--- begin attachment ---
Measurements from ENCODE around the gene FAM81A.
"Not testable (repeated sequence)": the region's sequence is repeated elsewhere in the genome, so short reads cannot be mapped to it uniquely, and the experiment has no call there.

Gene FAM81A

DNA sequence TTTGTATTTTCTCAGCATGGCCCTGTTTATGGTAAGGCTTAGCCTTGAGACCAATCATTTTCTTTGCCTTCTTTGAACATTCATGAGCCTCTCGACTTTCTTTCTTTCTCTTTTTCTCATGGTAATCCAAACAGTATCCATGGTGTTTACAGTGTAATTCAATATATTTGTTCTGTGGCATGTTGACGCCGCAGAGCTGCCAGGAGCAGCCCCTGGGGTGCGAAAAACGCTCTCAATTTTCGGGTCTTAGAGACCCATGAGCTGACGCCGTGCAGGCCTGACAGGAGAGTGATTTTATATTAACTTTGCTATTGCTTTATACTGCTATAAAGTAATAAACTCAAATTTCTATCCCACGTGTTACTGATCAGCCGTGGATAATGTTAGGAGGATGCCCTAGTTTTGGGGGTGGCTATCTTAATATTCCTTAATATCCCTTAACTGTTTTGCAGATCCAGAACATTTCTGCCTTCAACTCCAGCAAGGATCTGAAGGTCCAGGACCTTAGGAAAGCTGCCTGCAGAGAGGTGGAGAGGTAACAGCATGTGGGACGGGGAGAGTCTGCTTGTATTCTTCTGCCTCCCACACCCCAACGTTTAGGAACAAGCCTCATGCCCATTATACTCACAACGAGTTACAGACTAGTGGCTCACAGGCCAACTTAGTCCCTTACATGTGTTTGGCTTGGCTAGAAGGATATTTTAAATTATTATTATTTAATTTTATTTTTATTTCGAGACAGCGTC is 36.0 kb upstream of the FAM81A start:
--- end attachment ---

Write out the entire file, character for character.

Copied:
Measurements from ENCODE around the gene FAM81A.
"Not testable (repeated sequence)": the region's sequence is repeated elsewhere in the genome, so short reads cannot be mapped to it uniquely, and the experiment has no call there.

Gene FAM81A

DNA sequence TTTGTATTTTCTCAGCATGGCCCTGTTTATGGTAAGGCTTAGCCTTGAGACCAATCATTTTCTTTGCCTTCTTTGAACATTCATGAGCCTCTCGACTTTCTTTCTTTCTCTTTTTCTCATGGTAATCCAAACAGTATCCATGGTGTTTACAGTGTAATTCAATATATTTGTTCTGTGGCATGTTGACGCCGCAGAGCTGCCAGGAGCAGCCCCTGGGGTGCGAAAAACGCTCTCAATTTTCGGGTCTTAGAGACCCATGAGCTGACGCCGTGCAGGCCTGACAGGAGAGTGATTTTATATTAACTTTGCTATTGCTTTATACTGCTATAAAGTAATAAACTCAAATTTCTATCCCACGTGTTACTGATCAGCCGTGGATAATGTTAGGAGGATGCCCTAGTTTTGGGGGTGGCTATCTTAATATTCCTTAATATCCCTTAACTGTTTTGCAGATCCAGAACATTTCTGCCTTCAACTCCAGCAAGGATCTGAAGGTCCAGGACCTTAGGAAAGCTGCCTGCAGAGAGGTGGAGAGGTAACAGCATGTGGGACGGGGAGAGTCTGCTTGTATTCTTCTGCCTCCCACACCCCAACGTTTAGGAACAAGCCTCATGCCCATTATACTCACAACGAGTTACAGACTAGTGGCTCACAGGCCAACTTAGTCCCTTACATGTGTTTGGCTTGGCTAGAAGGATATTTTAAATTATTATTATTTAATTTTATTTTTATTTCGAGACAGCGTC is 36.0 kb upstream of the FAM81A start: